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War exploded across Europe in August 1914 as the result of key decisions taken by European leaders who tried to use the assassination of Archduke Franz Ferdinand in Sarajevo as a pretext for securing greater territorial, military, and economic strength at the expense of their rivals. With the Central Powers of Germany, Austria-Hungary, and the Ottoman Empire squaring off against more than 20 Entente nations (also known as the Allies) led by Britain, France, and Russia, U.S. president Woodrow Wilson made a decision to stay neutral. Neutrality proved difficult to maintain, and for 2½ years the United States found itself embroiled in a series of diplomatic crises that gradually edged the nation nearer to war.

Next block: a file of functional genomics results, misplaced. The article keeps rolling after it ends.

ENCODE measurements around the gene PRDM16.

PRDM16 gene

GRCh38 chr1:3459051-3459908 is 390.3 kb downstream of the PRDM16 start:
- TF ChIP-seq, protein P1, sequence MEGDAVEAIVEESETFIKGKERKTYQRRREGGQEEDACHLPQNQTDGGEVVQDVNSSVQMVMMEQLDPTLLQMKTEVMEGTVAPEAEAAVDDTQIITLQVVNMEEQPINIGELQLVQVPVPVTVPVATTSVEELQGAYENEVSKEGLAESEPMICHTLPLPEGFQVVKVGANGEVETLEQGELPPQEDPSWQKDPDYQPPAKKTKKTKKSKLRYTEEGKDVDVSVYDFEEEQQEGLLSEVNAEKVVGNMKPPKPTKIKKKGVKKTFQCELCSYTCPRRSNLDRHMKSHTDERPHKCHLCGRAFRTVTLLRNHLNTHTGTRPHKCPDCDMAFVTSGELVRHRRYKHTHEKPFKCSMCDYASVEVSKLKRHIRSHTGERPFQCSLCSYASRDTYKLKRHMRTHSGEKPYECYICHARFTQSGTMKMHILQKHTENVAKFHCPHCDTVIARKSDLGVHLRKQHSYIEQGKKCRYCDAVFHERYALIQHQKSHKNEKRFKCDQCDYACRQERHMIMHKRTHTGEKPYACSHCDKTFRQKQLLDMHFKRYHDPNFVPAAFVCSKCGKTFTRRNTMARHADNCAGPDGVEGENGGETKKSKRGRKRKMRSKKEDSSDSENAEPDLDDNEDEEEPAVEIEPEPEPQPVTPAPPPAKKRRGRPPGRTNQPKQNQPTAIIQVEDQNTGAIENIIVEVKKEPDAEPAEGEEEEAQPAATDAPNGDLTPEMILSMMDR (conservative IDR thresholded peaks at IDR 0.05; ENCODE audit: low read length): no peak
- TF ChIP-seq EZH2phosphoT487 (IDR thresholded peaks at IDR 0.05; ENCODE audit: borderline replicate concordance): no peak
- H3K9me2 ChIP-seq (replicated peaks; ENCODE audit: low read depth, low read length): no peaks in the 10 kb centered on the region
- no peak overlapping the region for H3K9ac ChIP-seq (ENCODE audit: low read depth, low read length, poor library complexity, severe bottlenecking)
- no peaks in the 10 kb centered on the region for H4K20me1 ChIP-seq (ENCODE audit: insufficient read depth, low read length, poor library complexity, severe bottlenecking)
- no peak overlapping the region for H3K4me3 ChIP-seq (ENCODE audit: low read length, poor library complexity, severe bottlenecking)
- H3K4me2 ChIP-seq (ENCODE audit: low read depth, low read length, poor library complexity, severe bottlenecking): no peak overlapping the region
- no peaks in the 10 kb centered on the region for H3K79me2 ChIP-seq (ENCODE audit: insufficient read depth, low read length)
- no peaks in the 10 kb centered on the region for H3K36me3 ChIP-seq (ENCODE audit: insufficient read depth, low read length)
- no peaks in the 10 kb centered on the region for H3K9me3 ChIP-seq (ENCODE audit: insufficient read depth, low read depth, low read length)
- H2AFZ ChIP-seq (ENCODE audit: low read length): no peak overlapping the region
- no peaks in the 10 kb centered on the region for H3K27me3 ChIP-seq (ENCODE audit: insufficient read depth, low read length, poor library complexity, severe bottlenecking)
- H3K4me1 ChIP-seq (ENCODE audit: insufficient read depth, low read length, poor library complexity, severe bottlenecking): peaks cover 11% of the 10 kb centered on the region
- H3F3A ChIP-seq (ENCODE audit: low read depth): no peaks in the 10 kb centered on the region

Causes for America’s Entry

With their armies locked in a stalemate along ...

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